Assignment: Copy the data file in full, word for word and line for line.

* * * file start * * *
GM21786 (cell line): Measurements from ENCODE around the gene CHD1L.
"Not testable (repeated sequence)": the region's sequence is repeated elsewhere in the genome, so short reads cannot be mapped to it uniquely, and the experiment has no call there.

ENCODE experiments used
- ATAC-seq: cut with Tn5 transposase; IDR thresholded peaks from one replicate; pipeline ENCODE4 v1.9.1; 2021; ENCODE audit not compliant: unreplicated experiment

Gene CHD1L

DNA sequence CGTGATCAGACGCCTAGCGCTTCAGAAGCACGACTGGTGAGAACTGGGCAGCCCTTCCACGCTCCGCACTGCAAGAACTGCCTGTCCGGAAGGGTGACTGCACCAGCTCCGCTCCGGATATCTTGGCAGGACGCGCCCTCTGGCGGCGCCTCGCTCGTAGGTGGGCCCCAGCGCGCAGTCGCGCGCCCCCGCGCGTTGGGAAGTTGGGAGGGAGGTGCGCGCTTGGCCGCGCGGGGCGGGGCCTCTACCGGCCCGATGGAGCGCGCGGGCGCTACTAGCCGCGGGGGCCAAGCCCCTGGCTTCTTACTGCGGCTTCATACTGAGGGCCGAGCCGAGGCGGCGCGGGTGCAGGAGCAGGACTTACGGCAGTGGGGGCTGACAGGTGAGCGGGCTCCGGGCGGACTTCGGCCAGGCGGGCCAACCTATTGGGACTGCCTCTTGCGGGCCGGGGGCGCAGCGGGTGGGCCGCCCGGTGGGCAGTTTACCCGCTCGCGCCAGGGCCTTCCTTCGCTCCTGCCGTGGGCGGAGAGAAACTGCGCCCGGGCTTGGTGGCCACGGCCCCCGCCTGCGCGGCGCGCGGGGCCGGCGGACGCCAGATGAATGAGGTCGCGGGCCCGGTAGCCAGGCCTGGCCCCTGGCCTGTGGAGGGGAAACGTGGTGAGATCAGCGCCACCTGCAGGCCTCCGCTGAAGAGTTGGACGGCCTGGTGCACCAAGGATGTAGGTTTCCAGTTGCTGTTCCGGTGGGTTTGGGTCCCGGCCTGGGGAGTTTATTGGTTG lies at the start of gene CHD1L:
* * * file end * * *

GM21786 (cell line): Measurements from ENCODE around the gene CHD1L.
"Not testable (repeated sequence)": the region's sequence is repeated elsewhere in the genome, so short reads cannot be mapped to it uniquely, and the experiment has no call there.

ENCODE experiments used
- ATAC-seq: cut with Tn5 transposase; IDR thresholded peaks from one replicate; pipeline ENCODE4 v1.9.1; 2021; ENCODE audit not compliant: unreplicated experiment

Gene CHD1L

DNA sequence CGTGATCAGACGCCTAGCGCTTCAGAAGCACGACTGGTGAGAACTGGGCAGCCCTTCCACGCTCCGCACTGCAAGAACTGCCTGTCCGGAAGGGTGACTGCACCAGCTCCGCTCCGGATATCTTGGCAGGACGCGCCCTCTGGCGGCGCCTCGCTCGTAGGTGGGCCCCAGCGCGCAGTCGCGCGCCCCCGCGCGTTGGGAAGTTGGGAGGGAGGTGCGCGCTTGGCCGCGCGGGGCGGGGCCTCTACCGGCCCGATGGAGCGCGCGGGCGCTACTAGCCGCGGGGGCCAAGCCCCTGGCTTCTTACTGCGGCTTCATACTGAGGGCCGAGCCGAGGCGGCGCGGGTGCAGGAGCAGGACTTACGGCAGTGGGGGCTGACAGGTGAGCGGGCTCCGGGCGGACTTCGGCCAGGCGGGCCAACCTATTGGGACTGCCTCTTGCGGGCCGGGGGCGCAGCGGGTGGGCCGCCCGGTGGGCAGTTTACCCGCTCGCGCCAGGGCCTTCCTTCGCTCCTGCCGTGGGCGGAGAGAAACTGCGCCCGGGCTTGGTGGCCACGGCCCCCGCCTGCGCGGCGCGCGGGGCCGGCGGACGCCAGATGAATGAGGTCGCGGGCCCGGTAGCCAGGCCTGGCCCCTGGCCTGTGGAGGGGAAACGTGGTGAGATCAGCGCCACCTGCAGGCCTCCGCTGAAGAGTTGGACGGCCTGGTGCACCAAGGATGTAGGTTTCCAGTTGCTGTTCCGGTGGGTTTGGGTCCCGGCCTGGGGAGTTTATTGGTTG lies at the start of gene CHD1L: